You know, Holland, I’ve never been kissed by any boy but you.

That ain’t true, it’s been years, Pearlie. So much has changed.

I haven’t changed.

Immediately he took my shoulder and pressed his lips to mine.

Two months later, by those same cable-car tracks, he whispered: Pearlie, I need you to marry me. He told me that I didn’t really know his life, and of course he was right. Yet I married him. He was too beautiful a man to lose and I loved him.

The first thing people noticed in my husband was his looks. Tall, dark, with a comforting smile that seemed to hide nothing: the kind of effortless beauty that cannot be marred by strain or illness, like something beaten out of gold, so that even if you bent it or melted it down it would always be a pure, beautiful thing. That’s how I saw him, ever since I was a girl staring at him in our classroom. But I was not alone; it was how everybody saw him.

Beauty is a warping lens. He had the kind of looks that are always greeted by grins and handshakes, extra glances, stares held for a moment longer than usual; a smile and a face not easily forgotten. Even the way he held a cigarette, or leaned over to tie his shoe, had a certain masculine grace that made you want to sketch him. What a distorted, confusing way to live. To be offered jobs and rides and free drinks—It’s on the house, sweetie—to sense a room changing as you move through it. Watched everywhere you go. To be someone people long to possess, and to be used to this feeling; to be wanted so immediately, so often, that you have never known yourself what you might want.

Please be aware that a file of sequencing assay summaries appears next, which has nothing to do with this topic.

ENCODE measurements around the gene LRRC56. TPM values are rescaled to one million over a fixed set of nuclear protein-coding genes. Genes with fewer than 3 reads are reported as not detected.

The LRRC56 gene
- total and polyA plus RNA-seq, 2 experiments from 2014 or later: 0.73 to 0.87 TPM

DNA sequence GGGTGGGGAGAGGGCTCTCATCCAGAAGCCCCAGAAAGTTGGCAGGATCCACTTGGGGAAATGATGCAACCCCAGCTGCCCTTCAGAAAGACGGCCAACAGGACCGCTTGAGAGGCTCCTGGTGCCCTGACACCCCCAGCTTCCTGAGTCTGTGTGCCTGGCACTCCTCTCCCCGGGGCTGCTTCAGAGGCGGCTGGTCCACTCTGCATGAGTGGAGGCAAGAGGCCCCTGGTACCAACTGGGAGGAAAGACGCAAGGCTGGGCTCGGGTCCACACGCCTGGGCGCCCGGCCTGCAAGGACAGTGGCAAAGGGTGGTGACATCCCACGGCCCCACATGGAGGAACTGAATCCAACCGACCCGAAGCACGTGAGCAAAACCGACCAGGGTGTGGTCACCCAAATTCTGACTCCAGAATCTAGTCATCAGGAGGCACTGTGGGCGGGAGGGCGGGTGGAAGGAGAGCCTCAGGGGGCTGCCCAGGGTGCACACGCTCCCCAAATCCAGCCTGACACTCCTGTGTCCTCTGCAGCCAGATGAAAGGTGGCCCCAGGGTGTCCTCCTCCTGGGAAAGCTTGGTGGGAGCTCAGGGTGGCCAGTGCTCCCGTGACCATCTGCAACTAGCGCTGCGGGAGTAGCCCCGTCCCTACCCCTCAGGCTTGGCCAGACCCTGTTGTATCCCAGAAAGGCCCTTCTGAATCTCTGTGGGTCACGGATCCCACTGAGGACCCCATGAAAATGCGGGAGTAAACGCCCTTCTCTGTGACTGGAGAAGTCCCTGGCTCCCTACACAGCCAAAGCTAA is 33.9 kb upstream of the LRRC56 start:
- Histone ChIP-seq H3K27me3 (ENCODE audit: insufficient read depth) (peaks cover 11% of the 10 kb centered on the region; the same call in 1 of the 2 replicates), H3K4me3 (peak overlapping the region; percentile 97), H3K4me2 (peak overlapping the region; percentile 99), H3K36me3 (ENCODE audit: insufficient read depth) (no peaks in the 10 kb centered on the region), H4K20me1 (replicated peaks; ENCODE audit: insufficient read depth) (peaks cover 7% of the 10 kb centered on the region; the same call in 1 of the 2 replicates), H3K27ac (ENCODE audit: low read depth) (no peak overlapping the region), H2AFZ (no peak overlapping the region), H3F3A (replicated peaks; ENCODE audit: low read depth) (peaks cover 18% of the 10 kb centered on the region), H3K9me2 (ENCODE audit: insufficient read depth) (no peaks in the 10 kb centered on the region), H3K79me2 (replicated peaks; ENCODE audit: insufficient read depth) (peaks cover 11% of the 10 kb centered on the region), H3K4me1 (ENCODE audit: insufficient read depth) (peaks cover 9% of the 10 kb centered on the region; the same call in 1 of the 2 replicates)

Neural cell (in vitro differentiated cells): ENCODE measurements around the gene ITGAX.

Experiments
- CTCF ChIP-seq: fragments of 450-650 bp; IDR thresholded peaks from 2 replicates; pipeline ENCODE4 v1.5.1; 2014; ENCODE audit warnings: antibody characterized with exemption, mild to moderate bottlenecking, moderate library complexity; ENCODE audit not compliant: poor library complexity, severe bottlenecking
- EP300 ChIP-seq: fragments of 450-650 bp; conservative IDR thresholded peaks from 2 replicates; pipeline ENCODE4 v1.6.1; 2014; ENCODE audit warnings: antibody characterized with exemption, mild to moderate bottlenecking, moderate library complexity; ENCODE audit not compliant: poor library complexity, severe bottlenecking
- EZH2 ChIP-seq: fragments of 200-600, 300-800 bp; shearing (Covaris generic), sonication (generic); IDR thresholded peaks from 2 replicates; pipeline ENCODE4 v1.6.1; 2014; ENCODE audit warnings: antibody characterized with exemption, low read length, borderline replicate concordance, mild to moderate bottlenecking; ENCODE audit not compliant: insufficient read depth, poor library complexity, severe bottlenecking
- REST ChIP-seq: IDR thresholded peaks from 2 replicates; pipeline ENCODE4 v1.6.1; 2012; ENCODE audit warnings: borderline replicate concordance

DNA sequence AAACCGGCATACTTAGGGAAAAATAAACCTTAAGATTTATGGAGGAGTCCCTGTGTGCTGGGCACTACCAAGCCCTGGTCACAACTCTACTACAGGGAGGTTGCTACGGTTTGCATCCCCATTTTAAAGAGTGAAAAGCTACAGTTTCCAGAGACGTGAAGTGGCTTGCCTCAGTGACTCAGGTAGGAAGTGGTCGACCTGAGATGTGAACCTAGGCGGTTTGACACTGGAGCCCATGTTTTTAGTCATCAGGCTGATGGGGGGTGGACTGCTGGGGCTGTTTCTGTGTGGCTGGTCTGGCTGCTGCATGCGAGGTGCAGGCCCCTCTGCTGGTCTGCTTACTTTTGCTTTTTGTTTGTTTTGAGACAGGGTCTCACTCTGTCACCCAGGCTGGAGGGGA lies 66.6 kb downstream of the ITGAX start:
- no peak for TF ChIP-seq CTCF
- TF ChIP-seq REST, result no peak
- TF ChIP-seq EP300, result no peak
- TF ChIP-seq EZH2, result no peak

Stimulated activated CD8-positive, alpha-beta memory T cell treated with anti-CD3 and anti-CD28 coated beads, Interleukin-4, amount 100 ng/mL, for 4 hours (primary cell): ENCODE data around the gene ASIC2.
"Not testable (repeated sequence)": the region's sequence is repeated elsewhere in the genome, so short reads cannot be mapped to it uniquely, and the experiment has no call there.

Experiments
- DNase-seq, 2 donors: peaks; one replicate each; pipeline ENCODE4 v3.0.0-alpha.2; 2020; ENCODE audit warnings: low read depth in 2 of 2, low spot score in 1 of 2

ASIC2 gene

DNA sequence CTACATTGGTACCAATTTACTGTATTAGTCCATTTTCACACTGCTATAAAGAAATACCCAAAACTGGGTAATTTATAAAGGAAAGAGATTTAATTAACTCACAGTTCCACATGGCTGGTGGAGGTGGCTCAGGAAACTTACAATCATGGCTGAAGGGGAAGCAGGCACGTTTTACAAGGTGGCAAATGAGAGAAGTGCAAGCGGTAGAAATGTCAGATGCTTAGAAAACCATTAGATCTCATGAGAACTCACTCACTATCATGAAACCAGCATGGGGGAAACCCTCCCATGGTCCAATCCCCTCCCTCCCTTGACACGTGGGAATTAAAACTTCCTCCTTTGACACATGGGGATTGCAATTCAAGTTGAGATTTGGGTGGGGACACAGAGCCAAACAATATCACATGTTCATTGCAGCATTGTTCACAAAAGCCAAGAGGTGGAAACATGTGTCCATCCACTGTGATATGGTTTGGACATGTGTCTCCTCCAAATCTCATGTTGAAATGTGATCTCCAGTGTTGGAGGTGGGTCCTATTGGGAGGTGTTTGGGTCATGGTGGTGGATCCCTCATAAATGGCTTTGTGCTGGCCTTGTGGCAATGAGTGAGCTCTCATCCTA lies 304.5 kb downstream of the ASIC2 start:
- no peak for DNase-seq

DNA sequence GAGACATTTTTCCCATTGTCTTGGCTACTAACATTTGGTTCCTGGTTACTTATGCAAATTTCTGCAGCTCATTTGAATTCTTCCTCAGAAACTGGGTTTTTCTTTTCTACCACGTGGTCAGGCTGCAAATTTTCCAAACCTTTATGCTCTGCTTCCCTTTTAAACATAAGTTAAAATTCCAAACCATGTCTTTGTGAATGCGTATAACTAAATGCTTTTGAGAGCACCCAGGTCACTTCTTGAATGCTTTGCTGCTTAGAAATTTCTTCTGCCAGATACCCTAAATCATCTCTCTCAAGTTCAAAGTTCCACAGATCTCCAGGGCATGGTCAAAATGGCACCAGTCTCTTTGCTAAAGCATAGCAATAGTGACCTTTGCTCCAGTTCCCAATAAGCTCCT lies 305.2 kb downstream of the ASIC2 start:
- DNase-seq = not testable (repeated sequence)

And he was mine, of all incredible things.